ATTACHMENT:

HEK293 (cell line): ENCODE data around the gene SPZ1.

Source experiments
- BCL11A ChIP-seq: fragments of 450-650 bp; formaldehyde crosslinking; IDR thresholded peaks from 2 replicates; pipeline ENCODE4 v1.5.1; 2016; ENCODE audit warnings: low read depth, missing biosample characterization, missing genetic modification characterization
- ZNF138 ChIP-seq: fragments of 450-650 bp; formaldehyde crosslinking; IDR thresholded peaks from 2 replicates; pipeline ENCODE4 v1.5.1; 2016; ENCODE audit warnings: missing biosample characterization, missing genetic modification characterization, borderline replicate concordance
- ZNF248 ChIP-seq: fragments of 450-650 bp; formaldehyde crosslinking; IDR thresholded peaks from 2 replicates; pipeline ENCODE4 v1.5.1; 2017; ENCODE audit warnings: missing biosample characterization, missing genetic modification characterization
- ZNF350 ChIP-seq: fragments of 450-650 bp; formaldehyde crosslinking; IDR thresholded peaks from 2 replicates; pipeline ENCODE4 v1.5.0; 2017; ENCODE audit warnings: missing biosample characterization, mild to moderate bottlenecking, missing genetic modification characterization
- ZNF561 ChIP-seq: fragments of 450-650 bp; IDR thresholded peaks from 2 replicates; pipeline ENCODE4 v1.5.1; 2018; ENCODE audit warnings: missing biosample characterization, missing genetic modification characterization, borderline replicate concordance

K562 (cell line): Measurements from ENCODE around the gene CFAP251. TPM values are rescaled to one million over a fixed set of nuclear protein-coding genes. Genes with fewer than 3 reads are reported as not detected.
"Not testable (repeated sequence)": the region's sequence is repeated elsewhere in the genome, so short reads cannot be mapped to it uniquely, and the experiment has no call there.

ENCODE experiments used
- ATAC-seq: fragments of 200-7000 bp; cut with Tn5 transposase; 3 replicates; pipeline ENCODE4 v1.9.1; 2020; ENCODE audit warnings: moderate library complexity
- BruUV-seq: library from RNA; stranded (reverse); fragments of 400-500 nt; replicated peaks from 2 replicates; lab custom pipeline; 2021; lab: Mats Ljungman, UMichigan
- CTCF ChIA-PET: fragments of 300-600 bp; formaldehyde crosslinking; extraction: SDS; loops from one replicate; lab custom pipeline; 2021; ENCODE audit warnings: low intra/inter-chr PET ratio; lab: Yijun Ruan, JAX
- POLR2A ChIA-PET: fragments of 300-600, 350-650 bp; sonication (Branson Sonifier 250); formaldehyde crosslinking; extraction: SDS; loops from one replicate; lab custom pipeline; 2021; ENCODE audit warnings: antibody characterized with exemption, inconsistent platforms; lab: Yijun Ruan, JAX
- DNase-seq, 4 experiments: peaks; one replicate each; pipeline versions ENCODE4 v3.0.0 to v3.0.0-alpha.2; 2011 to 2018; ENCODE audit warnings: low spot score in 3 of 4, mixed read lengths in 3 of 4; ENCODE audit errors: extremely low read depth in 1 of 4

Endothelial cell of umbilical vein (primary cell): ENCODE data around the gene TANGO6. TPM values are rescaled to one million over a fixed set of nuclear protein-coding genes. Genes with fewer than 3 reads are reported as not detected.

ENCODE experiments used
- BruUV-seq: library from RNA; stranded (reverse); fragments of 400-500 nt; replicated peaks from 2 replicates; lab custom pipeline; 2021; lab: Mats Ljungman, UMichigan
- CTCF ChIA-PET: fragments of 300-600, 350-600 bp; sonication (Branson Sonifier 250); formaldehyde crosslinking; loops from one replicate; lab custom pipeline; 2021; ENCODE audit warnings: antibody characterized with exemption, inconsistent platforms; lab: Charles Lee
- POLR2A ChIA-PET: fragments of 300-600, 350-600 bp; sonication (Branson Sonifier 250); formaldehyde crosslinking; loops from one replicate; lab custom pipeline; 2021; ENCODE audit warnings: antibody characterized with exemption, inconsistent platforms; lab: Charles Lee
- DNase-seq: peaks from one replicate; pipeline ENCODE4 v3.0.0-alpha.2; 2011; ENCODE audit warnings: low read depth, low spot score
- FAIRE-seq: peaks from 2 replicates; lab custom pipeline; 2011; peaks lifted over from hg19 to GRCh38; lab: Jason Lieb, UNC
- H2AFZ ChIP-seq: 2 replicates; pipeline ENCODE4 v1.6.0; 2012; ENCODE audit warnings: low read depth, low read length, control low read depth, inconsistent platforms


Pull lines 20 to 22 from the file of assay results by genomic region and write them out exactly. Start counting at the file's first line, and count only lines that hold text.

- POLR2A ChIA-PET: fragments of 300-600, 350-600 bp; sonication (Branson Sonifier 250); formaldehyde crosslinking; loops from one replicate; lab custom pipeline; 2021; ENCODE audit warnings: antibody characterized with exemption, inconsistent platforms; lab: Charles Lee
- DNase-seq: peaks from one replicate; pipeline ENCODE4 v3.0.0-alpha.2; 2011; ENCODE audit warnings: low read depth, low spot score
- FAIRE-seq: peaks from 2 replicates; lab custom pipeline; 2011; peaks lifted over from hg19 to GRCh38; lab: Jason Lieb, UNC